Name: Smerling Lantigua
Position: Third Base
DOB: February 3, 1994
Acquired: 2010 International Free Agent
Four Latin American players who signed with the Rangers in 2010 appear on this top 50 prospects list. One is catcher Jorge Alfaro, who signed in January and made his debut later that season. The other two––Rougned Odor and Luis Marte––were relatively high-profile middle infielders who received six-figure bonuses.
The other is third baseman Smerling Lantigua, a prospect who signed to little or no fanfare. But after a strong debut campaign in the Dominican Summer League, the 17-year-old has put himself squarely on the Rangers' prospect map.
Kenny Holmberg, who was the DSL Rangers' manager in 2010, praised Lantigua's offensive potential in an interview from August 7: "I love this kid. He has a great body, a great swing, and he can compete. The strikeouts are high right now, but I think in the future, he's going to cut that down. And he's going to hit for some power. He finds the barrel and stays inside the baseball very well. He has hit one home run this year that he absolutely crushed to left field. That's something that he's going to start to do down the road."
The Dominican Rangers' skipper went on to discuss Lantigua's defense: "Right now, he needs to get more consistent defensively. He needs to anticipate better. He needs to work his feet, he needs to work his hands, and he needs to trust his eyes. I think he's going to be a nice third baseman with some mobility."
Like practically all players who sign as international free agents, Lantigua was an up-the-middle player prior to joining the Texas organization. The Dominican Republic native moved to the hot corner at the beginning of the 2011 season and committed 25 errors in 45 games defensively for a shaky .846 fielding percentage.
Lantigua has passable––if not better––defensive tools, which are detailed in the following scouting report. But he obviously has plenty to improve upon as he matures.
It's always important to take Dominican Summer League statistics with an extreme grain of salt. In addition to the fact that it's a developmental league for very young, often very raw talent, it's also a circuit that rarely yields flashy offensive numbers.
Still, Lantigua had a solid debut in 54 games and 200 official at-bats, posting a .260/.329/.340 slash line with 17 walks and 56 strikeouts. The youngster was especially good early on––he hit .313 with some pop in 23 June contests––before fading late in his first season.
Holmberg came away particularly impressed by the intangibles Lantigua flashed during his debut summer.
"He could be a very, very special player down the road," the skipper said. "He loves baseball, he's an intelligent kid, and he is passionate about his teammates. He is on his way."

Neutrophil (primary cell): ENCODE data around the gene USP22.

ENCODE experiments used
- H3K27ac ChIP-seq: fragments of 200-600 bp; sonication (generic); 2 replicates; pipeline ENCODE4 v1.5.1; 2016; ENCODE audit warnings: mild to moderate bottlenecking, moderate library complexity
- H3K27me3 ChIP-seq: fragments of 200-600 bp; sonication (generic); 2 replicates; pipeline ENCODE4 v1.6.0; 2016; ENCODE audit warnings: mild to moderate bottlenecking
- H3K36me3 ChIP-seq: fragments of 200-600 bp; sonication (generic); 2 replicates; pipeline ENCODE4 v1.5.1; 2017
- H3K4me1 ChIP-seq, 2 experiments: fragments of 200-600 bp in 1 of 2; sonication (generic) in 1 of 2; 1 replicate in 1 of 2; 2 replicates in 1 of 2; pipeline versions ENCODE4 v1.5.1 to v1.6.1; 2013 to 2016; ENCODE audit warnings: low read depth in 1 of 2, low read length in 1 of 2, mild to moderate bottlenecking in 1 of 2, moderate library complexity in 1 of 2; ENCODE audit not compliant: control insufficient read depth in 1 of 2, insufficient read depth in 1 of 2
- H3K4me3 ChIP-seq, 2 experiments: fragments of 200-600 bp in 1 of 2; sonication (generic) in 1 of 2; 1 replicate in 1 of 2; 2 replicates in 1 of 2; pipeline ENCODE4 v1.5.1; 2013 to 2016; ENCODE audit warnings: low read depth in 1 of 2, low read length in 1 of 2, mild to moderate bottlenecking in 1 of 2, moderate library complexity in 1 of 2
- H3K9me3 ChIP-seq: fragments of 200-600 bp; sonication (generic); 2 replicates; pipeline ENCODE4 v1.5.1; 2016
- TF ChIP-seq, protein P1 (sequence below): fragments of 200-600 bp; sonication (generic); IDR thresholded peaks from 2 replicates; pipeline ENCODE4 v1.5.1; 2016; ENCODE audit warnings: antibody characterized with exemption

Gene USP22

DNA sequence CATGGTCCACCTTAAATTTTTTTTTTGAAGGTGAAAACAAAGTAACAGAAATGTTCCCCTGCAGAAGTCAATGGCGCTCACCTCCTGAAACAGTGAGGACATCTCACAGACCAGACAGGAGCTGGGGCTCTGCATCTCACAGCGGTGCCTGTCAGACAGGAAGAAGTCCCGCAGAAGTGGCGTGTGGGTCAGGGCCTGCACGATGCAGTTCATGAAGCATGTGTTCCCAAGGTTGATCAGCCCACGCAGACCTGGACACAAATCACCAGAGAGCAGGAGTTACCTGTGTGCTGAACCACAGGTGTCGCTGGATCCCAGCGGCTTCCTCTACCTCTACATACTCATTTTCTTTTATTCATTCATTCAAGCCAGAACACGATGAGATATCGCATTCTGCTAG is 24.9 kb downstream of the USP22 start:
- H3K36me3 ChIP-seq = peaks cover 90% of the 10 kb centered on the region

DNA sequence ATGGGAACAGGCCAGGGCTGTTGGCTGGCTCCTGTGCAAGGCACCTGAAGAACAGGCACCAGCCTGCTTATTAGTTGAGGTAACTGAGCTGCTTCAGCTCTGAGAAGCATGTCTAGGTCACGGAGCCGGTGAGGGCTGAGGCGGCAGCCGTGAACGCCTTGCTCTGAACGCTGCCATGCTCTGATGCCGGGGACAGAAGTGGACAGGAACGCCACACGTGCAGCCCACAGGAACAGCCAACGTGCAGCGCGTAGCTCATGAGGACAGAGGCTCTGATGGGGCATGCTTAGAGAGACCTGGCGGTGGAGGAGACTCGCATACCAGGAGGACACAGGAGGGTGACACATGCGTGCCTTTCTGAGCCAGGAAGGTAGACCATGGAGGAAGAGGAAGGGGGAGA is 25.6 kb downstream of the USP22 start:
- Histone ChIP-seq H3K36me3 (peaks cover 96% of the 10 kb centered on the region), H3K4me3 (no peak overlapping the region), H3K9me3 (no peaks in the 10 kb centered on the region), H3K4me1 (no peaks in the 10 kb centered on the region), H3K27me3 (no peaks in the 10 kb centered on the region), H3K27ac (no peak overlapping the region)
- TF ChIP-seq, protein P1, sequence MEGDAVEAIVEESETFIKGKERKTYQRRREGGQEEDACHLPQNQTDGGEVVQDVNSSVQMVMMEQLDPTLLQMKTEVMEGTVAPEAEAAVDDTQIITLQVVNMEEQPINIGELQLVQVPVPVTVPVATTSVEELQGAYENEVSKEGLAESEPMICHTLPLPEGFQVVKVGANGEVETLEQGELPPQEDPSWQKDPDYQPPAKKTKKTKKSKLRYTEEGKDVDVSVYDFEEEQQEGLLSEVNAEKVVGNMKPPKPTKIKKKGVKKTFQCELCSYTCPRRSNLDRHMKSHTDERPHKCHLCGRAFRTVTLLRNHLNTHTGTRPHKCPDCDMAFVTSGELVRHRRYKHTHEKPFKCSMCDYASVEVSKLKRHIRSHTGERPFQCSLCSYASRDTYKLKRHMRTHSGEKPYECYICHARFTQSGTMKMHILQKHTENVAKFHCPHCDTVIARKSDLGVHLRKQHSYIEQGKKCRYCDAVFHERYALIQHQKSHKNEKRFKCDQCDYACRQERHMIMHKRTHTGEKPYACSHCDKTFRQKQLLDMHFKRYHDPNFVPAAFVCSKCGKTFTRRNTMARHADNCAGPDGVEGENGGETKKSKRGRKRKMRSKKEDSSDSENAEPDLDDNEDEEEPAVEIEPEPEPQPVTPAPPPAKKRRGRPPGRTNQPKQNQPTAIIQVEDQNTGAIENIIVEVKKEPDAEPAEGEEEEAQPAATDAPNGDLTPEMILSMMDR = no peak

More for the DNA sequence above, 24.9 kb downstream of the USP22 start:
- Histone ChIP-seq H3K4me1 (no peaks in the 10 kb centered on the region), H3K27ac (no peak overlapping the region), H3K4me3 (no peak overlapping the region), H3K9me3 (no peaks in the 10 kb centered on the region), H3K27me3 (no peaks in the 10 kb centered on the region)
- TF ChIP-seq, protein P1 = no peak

Also See: Lone Star Dugout Q&A: Kenny Holmberg (August 7, 2011)
Tweeting Rangers Instructs (October 2, 2011)
Batting and Power: As Holmberg mentioned, the most impressive part of Lantigua's current game is the raw power. Although it led to just one home run in 54 Dominican Summer League games last season, he has some present strength with a quick bat. He shows good gap-to-gap batting practice pop for a 17-year-old. Lantigua has the raw potential to become a legitimate corner infield offensive producer. The game power may still be a couple years away, but he has the skills to succeed in rookie ball this season.
Base Running and Speed: The Dominican Republic native is currently an average runner and should lose a tick of speed as his body matures and fills out. He doesn't figure to be much of a base stealer, and the instincts are a definite work in progress.
Defense: Though his bat is somewhat advanced, Lantigua's defensive and base running skills are quite raw. As mentioned, he committed 25 errors in 45 games at third base last summer. Lantigua has smooth actions with at least passable––if not better––pure range for the position. His arm rates between solid-average to plus, though he needs to refine his accuracy and feel for throws at the hot corner. Lantigua's overall feel for the position has yet to come. He must learn to trust his instincts, particularly with positioning. One scout speculated that Lantigua could ultimately find a home at first base, but he's still very young and has the necessary tools to stick at third.
Projection: Born in February 1994, Lantigua is still a very young player who is miles away from the upper levels of the minors, let alone the major leagues. But he's a potential impact corner infield bat who shows some promising raw power. He has a well-proportioned body––more so than most players his age––and is listed at 6-foot-2, 185 pounds. It's nearly impossible to throw a definitive projection on Lantigua's finished-product game at this point. While his ceiling isn't sky-high, his present strength and gap-to-gap power combined with his physical frame makes him an intriguing prospect.
2012 Outlook: Lantigua got his first state-side experience at fall instructional league earlier this offseason, and he should make his official U.S. debut in the rookie-level Arizona League this coming summer. While earning high marks for his makeup and work ethic, Lantigua's overall game isn't as polished as fellow infield prospects Luis Marte and Alberto Triunfel. He'll almost certainly spend the entire 2012 season in Surprise, beginning at extended spring training.
|2011||DSL Rangers (DSL)||.260||200||7||1||23||21||4/8||17||56||.329||.340|
Discuss this story and others regarding the Rangers system on our subscriber-only message board.